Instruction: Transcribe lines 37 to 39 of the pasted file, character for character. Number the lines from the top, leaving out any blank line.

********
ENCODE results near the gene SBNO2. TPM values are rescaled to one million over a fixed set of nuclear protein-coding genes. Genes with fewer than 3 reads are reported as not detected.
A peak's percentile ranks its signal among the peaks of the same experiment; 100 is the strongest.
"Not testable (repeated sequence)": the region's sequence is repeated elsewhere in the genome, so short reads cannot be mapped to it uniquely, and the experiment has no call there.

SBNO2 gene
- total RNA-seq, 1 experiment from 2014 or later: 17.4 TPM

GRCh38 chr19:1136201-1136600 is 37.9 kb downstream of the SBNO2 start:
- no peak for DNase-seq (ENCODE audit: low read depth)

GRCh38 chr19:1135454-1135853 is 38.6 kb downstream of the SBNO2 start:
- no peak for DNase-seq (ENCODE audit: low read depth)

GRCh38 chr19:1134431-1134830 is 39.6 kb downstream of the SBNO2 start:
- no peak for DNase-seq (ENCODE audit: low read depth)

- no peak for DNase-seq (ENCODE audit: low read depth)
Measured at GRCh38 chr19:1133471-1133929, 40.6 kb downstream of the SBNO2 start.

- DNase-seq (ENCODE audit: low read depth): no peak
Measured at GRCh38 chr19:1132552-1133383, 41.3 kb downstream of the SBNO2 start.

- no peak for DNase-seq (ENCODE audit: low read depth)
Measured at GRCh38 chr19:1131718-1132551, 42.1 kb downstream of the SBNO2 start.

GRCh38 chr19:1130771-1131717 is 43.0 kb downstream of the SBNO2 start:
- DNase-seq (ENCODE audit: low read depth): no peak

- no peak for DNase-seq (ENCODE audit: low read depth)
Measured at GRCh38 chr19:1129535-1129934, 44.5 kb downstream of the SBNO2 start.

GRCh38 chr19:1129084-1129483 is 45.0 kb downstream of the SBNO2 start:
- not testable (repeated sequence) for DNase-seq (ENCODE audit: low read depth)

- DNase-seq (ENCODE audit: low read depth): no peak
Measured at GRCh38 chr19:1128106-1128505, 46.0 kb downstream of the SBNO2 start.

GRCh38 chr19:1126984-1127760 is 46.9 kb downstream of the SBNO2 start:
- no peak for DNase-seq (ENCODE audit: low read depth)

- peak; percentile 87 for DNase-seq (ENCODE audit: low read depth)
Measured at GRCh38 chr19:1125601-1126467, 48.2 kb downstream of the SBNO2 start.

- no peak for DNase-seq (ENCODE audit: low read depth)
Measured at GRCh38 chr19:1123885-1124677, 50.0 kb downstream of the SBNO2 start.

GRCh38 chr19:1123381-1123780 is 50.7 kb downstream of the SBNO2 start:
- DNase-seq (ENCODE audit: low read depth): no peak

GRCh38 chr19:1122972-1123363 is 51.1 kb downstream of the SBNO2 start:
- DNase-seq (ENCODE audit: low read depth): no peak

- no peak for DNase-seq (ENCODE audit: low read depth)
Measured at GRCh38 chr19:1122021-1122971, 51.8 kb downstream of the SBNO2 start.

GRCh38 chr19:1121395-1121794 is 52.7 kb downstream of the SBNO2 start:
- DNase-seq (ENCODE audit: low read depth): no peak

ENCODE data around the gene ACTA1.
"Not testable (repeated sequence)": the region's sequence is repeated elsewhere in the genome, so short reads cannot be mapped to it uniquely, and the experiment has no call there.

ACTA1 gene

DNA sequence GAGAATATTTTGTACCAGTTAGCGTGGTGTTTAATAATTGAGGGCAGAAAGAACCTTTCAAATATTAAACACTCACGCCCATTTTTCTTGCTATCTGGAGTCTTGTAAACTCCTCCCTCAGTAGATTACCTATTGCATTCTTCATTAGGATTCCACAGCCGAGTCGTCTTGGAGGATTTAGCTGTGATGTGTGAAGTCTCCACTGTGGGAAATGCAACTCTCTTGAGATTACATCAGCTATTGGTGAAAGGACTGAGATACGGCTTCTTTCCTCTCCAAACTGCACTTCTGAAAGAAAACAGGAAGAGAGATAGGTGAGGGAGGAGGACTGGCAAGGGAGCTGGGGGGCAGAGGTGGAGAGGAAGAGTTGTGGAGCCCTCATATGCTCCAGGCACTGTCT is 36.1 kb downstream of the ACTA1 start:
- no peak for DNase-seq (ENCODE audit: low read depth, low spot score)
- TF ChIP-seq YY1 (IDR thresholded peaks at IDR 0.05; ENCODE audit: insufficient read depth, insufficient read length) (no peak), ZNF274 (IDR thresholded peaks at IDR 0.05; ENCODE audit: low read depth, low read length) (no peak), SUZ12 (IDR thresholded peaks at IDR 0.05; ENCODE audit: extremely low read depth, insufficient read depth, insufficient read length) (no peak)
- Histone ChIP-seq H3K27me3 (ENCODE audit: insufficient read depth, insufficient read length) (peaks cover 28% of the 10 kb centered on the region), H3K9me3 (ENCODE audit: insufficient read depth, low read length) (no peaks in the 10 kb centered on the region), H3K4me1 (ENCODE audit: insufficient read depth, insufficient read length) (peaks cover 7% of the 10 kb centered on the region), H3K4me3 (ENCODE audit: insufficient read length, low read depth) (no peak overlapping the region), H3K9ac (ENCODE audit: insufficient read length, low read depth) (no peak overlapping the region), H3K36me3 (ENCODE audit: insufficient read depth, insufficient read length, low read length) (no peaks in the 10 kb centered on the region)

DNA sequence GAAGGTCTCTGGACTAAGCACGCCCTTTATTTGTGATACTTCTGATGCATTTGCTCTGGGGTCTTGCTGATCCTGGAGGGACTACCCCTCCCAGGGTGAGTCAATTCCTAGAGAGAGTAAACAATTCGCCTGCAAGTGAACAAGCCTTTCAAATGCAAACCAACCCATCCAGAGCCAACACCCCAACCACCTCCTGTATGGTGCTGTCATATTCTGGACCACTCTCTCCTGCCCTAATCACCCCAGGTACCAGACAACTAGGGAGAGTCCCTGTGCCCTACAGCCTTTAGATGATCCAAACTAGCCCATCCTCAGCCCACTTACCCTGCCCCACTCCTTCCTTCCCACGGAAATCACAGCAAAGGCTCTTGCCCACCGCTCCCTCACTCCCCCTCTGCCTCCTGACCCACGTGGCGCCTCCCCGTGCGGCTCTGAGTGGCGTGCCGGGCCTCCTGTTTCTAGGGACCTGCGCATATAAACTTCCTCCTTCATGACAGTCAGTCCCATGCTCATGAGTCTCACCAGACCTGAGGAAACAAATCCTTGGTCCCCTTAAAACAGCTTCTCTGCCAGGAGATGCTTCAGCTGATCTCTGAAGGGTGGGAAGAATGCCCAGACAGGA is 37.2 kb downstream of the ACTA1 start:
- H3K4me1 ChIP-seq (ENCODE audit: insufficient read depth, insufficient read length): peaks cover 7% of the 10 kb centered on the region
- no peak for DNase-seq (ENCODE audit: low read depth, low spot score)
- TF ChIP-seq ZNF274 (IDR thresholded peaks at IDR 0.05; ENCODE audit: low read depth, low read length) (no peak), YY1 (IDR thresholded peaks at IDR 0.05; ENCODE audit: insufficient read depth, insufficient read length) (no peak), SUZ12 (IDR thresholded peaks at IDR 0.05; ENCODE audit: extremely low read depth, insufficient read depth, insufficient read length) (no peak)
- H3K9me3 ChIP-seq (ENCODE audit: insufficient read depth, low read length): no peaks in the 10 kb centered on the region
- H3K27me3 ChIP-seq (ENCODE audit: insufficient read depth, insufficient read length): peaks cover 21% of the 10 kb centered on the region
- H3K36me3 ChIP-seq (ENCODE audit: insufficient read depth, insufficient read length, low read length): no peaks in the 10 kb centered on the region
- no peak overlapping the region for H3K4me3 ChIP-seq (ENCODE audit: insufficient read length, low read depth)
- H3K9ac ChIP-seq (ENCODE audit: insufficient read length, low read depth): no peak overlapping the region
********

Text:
Measured at GRCh38 chr19:1122021-1122971, 51.8 kb downstream of the SBNO2 start.

GRCh38 chr19:1121395-1121794 is 52.7 kb downstream of the SBNO2 start:
- DNase-seq (ENCODE audit: low read depth): no peak